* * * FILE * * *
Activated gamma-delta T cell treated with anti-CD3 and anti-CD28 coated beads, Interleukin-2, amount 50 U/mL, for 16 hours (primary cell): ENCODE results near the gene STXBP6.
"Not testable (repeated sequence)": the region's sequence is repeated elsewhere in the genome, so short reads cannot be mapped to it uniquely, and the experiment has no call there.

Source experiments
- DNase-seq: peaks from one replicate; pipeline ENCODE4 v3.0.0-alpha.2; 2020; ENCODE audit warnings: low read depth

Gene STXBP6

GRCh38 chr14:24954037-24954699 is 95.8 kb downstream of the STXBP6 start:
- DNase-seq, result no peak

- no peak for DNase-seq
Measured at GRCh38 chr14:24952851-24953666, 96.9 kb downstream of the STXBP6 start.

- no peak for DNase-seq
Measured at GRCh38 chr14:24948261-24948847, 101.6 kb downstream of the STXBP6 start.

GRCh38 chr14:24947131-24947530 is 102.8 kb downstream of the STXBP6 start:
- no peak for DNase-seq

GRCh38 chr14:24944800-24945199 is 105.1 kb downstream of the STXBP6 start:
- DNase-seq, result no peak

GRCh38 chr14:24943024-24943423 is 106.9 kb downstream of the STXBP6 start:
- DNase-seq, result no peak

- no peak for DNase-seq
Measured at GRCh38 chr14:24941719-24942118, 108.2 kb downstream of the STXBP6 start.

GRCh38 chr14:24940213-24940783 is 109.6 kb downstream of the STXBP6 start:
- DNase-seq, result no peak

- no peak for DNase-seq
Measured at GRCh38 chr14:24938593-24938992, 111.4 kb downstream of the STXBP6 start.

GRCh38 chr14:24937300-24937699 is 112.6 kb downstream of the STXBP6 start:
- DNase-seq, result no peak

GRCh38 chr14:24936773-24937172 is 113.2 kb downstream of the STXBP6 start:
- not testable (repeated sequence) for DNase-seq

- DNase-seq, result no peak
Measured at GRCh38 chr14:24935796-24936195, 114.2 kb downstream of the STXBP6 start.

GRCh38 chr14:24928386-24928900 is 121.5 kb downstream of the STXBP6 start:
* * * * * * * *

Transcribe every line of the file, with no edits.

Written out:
Activated gamma-delta T cell treated with anti-CD3 and anti-CD28 coated beads, Interleukin-2, amount 50 U/mL, for 16 hours (primary cell): ENCODE results near the gene STXBP6.
"Not testable (repeated sequence)": the region's sequence is repeated elsewhere in the genome, so short reads cannot be mapped to it uniquely, and the experiment has no call there.

Source experiments
- DNase-seq: peaks from one replicate; pipeline ENCODE4 v3.0.0-alpha.2; 2020; ENCODE audit warnings: low read depth

Gene STXBP6

GRCh38 chr14:24954037-24954699 is 95.8 kb downstream of the STXBP6 start:
- DNase-seq, result no peak

- no peak for DNase-seq
Measured at GRCh38 chr14:24952851-24953666, 96.9 kb downstream of the STXBP6 start.

- no peak for DNase-seq
Measured at GRCh38 chr14:24948261-24948847, 101.6 kb downstream of the STXBP6 start.

GRCh38 chr14:24947131-24947530 is 102.8 kb downstream of the STXBP6 start:
- no peak for DNase-seq

GRCh38 chr14:24944800-24945199 is 105.1 kb downstream of the STXBP6 start:
- DNase-seq, result no peak

GRCh38 chr14:24943024-24943423 is 106.9 kb downstream of the STXBP6 start:
- DNase-seq, result no peak

- no peak for DNase-seq
Measured at GRCh38 chr14:24941719-24942118, 108.2 kb downstream of the STXBP6 start.

GRCh38 chr14:24940213-24940783 is 109.6 kb downstream of the STXBP6 start:
- DNase-seq, result no peak

- no peak for DNase-seq
Measured at GRCh38 chr14:24938593-24938992, 111.4 kb downstream of the STXBP6 start.

GRCh38 chr14:24937300-24937699 is 112.6 kb downstream of the STXBP6 start:
- DNase-seq, result no peak

GRCh38 chr14:24936773-24937172 is 113.2 kb downstream of the STXBP6 start:
- not testable (repeated sequence) for DNase-seq

- DNase-seq, result no peak
Measured at GRCh38 chr14:24935796-24936195, 114.2 kb downstream of the STXBP6 start.

GRCh38 chr14:24928386-24928900 is 121.5 kb downstream of the STXBP6 start: